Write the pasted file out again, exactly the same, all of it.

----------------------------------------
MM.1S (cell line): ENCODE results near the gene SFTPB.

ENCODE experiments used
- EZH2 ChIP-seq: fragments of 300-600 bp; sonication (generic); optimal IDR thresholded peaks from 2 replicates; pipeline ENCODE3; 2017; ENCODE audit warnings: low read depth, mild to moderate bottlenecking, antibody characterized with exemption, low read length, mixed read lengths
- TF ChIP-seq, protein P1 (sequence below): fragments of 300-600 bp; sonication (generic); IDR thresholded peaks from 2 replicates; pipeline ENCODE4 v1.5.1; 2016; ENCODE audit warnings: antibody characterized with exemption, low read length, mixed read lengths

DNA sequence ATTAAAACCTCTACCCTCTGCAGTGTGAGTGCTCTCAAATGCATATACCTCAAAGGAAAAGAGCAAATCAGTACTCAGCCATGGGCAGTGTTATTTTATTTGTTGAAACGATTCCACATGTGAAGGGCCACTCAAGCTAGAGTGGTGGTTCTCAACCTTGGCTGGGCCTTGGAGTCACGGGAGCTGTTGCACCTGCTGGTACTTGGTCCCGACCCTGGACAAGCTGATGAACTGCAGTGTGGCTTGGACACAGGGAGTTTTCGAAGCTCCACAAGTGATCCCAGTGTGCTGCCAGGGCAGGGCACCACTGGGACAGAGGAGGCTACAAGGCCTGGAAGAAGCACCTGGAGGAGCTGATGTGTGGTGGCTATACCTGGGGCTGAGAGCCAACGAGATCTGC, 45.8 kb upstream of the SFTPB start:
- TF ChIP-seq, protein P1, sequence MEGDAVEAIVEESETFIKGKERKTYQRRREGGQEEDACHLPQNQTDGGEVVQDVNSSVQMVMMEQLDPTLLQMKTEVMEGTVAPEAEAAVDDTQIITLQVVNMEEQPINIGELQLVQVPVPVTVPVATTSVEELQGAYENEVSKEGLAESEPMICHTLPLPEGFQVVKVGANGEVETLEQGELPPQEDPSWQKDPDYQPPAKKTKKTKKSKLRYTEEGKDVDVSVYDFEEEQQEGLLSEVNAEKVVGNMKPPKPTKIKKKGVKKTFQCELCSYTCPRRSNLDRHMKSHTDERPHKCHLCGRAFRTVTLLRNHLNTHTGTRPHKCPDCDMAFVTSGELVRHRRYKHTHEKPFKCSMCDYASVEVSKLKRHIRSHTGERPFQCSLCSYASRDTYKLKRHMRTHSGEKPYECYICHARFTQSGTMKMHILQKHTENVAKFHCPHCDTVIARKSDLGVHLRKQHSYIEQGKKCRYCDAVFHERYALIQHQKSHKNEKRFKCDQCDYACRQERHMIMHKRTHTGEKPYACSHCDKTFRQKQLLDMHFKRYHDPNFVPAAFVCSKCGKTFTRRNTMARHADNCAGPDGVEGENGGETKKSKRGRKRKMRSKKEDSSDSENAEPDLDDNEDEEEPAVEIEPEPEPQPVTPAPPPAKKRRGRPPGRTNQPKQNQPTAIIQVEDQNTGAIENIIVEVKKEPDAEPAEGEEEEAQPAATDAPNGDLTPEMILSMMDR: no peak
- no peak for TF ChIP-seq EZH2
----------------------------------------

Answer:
MM.1S (cell line): ENCODE results near the gene SFTPB.

ENCODE experiments used
- EZH2 ChIP-seq: fragments of 300-600 bp; sonication (generic); optimal IDR thresholded peaks from 2 replicates; pipeline ENCODE3; 2017; ENCODE audit warnings: low read depth, mild to moderate bottlenecking, antibody characterized with exemption, low read length, mixed read lengths
- TF ChIP-seq, protein P1 (sequence below): fragments of 300-600 bp; sonication (generic); IDR thresholded peaks from 2 replicates; pipeline ENCODE4 v1.5.1; 2016; ENCODE audit warnings: antibody characterized with exemption, low read length, mixed read lengths

DNA sequence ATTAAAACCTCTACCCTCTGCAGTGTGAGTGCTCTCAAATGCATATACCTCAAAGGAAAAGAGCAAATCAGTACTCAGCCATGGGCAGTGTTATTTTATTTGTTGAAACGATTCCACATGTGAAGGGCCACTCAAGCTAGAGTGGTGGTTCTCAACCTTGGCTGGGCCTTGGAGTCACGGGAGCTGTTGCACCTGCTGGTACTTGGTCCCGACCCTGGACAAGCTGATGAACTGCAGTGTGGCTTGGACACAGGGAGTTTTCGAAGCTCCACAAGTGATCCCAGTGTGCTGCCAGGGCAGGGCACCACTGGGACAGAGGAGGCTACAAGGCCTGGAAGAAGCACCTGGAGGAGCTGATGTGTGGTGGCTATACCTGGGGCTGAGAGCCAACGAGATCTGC, 45.8 kb upstream of the SFTPB start:
- TF ChIP-seq, protein P1, sequence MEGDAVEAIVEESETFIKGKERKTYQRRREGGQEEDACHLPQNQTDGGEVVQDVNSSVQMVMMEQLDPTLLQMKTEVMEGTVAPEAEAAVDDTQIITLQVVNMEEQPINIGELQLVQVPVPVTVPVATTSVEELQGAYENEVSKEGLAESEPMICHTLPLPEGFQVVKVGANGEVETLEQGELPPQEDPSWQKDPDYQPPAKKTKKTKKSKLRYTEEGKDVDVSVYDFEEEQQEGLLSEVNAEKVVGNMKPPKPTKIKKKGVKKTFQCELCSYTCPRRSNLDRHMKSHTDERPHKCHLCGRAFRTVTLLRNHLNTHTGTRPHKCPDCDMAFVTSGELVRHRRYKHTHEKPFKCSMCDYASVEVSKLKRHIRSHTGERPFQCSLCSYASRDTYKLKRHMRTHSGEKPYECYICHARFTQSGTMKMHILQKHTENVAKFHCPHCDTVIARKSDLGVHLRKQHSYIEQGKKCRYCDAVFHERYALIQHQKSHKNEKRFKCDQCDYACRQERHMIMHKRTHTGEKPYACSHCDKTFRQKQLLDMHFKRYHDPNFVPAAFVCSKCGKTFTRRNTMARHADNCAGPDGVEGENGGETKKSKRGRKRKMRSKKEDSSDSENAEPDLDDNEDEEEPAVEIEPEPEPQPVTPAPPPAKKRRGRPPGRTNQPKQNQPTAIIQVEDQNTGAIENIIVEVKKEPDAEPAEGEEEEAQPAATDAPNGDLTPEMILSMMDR: no peak
- no peak for TF ChIP-seq EZH2